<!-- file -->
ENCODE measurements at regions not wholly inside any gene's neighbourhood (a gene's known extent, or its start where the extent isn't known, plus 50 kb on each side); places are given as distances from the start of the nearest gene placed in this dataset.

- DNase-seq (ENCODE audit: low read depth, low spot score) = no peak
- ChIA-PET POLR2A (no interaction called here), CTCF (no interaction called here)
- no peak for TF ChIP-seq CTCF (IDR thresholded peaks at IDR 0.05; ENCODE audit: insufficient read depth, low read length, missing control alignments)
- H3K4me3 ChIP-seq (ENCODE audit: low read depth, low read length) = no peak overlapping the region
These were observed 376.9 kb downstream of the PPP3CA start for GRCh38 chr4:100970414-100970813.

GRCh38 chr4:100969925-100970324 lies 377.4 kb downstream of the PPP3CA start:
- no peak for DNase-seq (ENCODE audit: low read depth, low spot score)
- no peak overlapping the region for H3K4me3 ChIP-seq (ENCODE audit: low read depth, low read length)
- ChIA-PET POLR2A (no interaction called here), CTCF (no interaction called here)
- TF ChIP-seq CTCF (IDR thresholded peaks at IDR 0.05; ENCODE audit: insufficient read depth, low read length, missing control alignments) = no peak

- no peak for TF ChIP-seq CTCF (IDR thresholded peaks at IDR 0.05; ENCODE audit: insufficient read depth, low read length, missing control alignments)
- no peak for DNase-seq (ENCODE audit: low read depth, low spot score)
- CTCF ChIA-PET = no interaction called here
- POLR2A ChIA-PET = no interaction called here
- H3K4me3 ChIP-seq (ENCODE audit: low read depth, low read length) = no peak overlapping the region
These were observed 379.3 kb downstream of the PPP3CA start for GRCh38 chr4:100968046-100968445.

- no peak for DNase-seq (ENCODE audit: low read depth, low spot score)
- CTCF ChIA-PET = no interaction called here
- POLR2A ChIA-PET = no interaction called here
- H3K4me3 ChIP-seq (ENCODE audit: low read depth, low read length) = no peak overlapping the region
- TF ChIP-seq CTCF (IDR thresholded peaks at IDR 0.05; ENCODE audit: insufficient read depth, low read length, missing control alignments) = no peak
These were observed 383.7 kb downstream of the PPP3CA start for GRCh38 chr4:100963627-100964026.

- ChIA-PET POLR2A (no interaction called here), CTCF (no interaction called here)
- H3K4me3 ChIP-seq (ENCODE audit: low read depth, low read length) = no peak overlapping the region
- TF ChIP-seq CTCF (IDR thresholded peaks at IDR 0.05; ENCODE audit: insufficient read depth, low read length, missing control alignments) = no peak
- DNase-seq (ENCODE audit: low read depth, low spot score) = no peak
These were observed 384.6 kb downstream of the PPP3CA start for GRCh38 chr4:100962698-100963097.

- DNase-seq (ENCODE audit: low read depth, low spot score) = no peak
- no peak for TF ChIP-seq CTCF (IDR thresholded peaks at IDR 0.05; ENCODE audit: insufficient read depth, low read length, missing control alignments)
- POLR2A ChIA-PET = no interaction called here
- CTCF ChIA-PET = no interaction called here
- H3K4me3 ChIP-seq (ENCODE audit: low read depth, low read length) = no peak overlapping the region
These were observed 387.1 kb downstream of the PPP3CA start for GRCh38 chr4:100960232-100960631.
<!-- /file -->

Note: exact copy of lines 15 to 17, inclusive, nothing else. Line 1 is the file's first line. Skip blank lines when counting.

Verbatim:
- POLR2A ChIA-PET = no interaction called here
- H3K4me3 ChIP-seq (ENCODE audit: low read depth, low read length) = no peak overlapping the region
These were observed 379.3 kb downstream of the PPP3CA start for GRCh38 chr4:100968046-100968445.